Frontiers of Entrepreneurship Research
1997 Edition


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1Inger Boyett
2Mark Casson
3Donald Finlay

1School of Management & Finance
University of Nottingham
Nottingham NG7 2RD, UK

2University of Reading
Department of Economics
Reading RG6 6AA, UK

3 Coventry Business School
Coventry University
Priory Street
Coventry CV1 5FB

Telephones: 44-1734-875123, 44-1159-515486, 44-1203-838474
Faxes: 44-1734-750236, 44-1159-515503, 44-1203-838400

Principal Topics

This paper analyses factors governing the success of public sector organizations in adapting to change through the entrepreneurial activity of the leader.  It takes a general model of leadership in business organizations,  develops it to accommodate the special characteristics of the sector and applies it initially to the education area.  The general model is unusual in being constructed as a model of rational action.  The model encompasses three levels of integrated activity; the stakeholder environment, the entrepreneur and the followers within the organization.

A key feature is that each level can control the preferences, and hence the behavior, of the next through moral rhetoric.  Under certain conditions moral rhetoric is more cost-effective that pecuniary incentives.  These conditions are generally both satisfied and maximized in the public sector. The success of the entrepreneur as the central pivot within the model's relationships is determined by the availability of these qualities.  This prediction has been tested on a pilot sample of head teachers in English schools.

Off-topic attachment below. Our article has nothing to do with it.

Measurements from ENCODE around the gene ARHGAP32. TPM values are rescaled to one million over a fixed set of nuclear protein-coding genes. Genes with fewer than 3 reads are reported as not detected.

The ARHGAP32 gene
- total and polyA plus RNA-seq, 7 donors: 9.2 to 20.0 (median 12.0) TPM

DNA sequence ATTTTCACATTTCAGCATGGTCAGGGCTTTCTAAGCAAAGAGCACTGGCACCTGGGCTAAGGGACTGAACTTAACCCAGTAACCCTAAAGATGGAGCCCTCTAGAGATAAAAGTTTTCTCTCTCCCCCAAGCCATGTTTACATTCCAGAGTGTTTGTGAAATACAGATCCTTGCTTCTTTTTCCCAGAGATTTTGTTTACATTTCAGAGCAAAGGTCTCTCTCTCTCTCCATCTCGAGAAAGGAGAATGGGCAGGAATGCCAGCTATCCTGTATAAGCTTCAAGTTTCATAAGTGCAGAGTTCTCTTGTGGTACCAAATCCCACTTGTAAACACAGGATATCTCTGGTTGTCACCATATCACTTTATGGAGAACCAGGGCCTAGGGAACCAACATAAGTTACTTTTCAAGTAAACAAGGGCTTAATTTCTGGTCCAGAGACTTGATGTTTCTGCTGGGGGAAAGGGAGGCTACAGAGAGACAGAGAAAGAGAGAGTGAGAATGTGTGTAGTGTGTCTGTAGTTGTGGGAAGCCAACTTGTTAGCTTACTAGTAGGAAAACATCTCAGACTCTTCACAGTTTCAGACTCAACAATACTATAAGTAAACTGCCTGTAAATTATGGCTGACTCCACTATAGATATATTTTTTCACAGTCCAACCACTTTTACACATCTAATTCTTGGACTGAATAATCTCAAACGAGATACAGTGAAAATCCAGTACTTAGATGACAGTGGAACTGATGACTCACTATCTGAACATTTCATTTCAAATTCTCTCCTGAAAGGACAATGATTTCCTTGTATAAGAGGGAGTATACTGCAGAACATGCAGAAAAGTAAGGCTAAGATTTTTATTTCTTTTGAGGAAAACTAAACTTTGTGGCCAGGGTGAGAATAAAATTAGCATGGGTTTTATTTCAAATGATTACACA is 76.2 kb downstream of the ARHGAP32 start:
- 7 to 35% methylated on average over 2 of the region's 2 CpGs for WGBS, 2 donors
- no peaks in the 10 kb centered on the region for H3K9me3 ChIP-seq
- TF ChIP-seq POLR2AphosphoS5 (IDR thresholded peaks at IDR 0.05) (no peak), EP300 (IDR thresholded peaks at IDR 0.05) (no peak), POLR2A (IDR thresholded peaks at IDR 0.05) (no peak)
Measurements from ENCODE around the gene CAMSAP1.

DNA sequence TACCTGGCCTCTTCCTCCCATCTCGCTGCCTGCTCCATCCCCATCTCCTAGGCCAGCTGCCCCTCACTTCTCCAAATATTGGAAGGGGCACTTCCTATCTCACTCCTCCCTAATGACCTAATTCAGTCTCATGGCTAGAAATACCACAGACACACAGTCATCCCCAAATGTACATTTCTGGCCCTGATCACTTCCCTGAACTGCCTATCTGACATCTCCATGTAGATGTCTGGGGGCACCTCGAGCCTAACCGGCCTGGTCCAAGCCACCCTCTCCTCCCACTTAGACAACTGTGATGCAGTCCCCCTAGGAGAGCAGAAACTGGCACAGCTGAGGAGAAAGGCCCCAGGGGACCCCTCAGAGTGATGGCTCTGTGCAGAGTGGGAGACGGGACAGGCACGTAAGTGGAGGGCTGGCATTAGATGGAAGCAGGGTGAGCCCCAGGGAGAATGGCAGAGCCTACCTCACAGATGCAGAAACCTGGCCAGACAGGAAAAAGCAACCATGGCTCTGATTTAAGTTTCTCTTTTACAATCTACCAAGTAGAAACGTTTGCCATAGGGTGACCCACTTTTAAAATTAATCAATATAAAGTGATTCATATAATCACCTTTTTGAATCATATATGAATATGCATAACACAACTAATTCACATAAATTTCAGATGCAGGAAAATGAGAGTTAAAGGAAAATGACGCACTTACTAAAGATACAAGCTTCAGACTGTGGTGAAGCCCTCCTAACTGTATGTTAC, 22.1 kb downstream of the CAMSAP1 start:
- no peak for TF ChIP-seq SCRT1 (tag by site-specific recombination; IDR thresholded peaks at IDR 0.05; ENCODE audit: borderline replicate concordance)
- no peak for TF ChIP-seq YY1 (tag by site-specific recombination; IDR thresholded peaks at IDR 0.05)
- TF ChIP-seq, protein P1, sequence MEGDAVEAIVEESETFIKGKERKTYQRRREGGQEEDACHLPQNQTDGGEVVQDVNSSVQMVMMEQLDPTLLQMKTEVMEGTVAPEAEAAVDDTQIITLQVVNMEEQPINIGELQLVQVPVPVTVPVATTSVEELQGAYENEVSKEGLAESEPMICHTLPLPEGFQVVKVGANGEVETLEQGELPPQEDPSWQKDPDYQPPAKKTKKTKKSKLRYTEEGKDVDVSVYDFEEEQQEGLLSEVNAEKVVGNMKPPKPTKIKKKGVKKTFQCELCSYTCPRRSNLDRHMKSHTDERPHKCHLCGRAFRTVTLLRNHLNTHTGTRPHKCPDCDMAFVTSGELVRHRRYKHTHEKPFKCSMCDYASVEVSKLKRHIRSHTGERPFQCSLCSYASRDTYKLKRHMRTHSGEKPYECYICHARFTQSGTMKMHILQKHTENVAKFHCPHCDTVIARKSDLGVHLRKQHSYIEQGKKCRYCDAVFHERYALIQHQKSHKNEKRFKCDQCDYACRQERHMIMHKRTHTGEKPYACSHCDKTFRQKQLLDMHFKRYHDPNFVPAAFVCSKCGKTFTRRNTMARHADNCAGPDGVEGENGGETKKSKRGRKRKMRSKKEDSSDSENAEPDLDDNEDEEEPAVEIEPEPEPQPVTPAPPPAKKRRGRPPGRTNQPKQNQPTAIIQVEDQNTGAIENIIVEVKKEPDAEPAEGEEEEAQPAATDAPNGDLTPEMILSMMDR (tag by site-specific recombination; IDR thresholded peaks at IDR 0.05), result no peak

The model is crafted around a simple input/output linear relationship made up of three inter-relating parts. The central core is the potential entrepreneur? The school head teacher, the hospital manager or perhaps prison governor. Upstream lies the Stakeholder Environment, encompassing both micro and macro players providing the inputs to the process. Whilst, downstream are the followers within the organization, those individuals and groups which the potential entrepreneur leads and co-ordinates to achieve his/her desired outputs.

Within each area qualities of activity have been determined. Some generic to entrepreneurial activity in both the business and public sector, others specific to public sector entrepreneurship. The inter-relationship of the identified variables is explored, with particular focus on those unique to the public sector. A pilot testing of the model was undertaken in the English schools sector. From the Ofsted inspection and audit lists three of the particularly successful and three of the failing schools were chosen for trial application. Each school was visited and a structured interview undertaken with the head teacher and followers. The results were analyzed and compared.

Major Findings

The results of the pilot testing support the theory, provide a better understanding of the possible 'entrepreneurial profit' available in non-profit organizations and suggest new avenues for further research.


Recommendations are made as to how organizational culture development, environmental structures and policy decisions can maximize or constrain successful entrepreneurial activity in the public sector. This has implications not only for the entrepreneur and organization, but also those responsible for the policy determining methods of delivery and output monitoring.

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